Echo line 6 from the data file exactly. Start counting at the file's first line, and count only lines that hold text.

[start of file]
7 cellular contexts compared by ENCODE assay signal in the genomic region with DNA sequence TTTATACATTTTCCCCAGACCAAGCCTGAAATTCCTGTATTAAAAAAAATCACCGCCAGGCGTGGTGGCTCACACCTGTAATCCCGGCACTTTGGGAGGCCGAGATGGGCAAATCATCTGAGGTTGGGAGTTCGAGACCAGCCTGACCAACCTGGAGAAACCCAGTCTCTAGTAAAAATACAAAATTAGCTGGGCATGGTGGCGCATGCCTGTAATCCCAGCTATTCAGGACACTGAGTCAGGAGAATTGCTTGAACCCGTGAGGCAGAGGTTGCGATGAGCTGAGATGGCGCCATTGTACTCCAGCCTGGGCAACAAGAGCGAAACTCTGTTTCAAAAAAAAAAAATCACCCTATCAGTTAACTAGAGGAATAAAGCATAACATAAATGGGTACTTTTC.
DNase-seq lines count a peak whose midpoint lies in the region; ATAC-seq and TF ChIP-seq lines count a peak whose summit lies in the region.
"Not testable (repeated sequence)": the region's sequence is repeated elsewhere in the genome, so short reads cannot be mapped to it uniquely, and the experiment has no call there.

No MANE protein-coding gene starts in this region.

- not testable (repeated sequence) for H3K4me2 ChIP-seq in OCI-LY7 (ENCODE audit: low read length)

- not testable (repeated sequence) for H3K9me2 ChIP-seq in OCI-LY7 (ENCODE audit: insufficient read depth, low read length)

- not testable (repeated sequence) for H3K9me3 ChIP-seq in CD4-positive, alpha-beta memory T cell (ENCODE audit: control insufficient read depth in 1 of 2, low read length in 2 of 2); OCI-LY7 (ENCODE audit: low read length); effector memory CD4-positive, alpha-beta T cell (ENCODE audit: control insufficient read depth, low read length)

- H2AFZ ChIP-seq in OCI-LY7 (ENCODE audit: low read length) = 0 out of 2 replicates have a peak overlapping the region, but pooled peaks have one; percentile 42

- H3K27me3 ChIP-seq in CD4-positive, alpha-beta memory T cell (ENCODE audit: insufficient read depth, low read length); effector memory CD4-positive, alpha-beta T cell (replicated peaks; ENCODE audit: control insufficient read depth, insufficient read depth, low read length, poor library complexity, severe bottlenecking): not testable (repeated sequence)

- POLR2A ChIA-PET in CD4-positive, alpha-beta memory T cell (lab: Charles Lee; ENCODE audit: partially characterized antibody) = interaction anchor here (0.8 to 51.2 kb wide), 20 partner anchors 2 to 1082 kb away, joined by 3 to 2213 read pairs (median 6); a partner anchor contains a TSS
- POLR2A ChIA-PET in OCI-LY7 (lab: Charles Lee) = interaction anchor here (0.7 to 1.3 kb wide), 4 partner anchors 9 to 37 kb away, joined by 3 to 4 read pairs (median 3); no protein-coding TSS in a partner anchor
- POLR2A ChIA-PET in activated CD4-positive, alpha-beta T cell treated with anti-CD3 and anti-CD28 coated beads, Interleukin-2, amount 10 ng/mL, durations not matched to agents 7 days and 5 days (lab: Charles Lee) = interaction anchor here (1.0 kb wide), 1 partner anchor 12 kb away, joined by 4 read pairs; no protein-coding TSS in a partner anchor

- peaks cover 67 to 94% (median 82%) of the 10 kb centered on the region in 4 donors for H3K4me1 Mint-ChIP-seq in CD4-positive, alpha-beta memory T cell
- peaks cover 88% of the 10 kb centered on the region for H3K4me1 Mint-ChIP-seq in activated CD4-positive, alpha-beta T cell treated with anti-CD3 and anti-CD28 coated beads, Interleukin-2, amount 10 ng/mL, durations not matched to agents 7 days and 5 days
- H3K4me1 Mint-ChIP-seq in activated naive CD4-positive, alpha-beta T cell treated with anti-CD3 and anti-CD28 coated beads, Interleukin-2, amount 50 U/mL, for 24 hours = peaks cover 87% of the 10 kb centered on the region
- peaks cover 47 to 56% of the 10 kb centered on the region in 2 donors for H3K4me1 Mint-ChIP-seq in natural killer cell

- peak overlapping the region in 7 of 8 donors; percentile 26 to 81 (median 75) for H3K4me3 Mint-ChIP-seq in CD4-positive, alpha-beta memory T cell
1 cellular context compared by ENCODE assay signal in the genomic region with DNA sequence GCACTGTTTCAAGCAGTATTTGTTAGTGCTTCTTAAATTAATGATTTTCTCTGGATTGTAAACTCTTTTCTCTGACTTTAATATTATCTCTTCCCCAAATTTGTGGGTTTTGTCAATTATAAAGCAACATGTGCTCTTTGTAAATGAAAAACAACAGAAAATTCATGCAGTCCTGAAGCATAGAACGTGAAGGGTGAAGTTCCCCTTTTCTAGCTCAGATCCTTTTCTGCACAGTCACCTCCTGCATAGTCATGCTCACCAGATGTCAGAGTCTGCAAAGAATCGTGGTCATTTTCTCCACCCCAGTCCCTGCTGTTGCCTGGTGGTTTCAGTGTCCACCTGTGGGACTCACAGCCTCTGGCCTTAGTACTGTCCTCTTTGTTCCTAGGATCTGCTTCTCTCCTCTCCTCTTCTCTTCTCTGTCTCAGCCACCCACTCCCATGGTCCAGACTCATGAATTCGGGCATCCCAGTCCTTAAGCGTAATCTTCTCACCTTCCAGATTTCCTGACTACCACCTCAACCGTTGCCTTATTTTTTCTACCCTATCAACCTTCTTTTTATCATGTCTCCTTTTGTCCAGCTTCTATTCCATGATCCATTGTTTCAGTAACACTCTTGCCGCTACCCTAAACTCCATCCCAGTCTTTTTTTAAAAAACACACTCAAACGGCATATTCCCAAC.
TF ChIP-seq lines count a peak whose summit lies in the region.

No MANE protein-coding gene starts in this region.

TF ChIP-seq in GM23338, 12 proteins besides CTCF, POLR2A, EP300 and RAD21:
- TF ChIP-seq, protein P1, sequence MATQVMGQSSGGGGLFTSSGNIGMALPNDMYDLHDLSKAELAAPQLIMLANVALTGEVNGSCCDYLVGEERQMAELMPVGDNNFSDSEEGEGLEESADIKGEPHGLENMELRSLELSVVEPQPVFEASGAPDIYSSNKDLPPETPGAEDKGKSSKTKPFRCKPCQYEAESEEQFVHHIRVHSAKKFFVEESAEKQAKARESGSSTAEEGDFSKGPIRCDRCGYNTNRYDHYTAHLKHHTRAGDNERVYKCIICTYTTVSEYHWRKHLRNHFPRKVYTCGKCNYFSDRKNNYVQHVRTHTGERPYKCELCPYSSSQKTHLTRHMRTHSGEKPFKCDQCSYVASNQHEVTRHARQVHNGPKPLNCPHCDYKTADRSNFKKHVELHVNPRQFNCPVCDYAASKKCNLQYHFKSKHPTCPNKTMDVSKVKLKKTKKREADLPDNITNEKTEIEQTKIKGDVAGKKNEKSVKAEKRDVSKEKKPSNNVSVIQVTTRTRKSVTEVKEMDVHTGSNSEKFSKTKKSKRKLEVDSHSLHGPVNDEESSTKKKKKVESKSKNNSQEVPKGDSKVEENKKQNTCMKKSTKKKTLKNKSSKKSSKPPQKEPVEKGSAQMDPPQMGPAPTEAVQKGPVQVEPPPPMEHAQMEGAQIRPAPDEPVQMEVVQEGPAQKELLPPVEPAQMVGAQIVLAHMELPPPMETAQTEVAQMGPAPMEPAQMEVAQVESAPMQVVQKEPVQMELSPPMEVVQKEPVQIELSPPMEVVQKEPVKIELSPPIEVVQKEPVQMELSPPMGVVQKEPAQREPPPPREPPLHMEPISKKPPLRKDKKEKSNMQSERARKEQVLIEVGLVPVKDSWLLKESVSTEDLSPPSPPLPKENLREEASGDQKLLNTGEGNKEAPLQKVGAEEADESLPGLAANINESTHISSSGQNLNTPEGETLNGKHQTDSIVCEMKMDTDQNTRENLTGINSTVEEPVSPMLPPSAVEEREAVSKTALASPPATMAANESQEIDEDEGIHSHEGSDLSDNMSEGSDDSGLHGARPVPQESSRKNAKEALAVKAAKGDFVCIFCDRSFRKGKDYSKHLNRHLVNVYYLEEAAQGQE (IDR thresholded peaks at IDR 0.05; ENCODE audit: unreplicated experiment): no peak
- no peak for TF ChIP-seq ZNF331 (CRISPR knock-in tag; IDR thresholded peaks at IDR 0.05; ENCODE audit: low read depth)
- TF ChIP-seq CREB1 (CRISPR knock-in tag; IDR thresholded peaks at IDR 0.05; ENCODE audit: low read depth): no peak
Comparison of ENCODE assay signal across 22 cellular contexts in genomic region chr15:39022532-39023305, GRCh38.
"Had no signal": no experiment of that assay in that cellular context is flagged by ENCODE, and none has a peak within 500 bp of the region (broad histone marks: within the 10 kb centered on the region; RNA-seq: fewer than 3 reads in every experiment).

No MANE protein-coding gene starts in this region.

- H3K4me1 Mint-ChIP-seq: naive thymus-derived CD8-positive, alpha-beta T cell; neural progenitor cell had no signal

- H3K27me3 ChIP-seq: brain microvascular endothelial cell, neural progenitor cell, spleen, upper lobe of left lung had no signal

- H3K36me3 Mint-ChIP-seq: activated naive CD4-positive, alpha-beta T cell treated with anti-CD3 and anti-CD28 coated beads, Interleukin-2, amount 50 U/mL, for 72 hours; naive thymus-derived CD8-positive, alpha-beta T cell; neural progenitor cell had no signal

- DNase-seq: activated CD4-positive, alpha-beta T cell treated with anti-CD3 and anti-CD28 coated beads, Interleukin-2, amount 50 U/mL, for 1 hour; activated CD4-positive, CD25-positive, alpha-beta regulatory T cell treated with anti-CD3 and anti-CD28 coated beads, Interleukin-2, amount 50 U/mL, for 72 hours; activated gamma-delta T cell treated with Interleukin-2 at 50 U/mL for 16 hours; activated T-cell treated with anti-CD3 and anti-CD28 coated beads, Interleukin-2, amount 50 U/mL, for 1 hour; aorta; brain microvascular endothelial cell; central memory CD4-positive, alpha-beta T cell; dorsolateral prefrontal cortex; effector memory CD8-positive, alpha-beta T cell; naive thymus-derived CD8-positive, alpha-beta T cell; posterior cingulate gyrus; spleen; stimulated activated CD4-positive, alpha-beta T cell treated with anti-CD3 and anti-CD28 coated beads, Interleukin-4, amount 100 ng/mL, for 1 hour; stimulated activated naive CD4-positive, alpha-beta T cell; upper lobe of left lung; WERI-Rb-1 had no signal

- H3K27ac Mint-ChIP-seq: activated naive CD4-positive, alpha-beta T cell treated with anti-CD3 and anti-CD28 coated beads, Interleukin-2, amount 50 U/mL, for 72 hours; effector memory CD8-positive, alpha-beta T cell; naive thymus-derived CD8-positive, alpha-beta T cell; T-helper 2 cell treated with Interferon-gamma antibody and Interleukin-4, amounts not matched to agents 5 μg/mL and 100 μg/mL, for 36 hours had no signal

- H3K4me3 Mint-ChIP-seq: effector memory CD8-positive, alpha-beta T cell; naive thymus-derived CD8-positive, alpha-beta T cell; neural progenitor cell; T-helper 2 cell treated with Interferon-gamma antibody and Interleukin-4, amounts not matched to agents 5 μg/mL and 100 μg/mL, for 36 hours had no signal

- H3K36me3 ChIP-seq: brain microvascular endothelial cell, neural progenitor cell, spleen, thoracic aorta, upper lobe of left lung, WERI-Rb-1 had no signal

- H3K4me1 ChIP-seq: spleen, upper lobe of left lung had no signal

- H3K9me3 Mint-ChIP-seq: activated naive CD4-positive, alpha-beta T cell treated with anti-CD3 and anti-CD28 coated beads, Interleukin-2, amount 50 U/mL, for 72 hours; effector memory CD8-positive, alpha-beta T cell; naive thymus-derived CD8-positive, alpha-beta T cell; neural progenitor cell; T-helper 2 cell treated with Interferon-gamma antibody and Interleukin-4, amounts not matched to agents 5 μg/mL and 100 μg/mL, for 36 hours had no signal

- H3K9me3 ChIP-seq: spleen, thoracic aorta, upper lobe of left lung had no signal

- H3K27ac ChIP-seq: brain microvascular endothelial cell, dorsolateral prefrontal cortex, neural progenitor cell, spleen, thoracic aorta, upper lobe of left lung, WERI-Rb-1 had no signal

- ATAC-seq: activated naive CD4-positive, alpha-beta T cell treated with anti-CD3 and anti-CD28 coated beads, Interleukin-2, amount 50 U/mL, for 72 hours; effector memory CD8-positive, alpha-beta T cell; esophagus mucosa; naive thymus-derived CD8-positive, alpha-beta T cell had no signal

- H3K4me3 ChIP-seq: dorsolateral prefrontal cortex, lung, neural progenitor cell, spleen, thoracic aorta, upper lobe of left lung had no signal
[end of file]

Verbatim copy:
- not testable (repeated sequence) for H3K9me2 ChIP-seq in OCI-LY7 (ENCODE audit: insufficient read depth, low read length)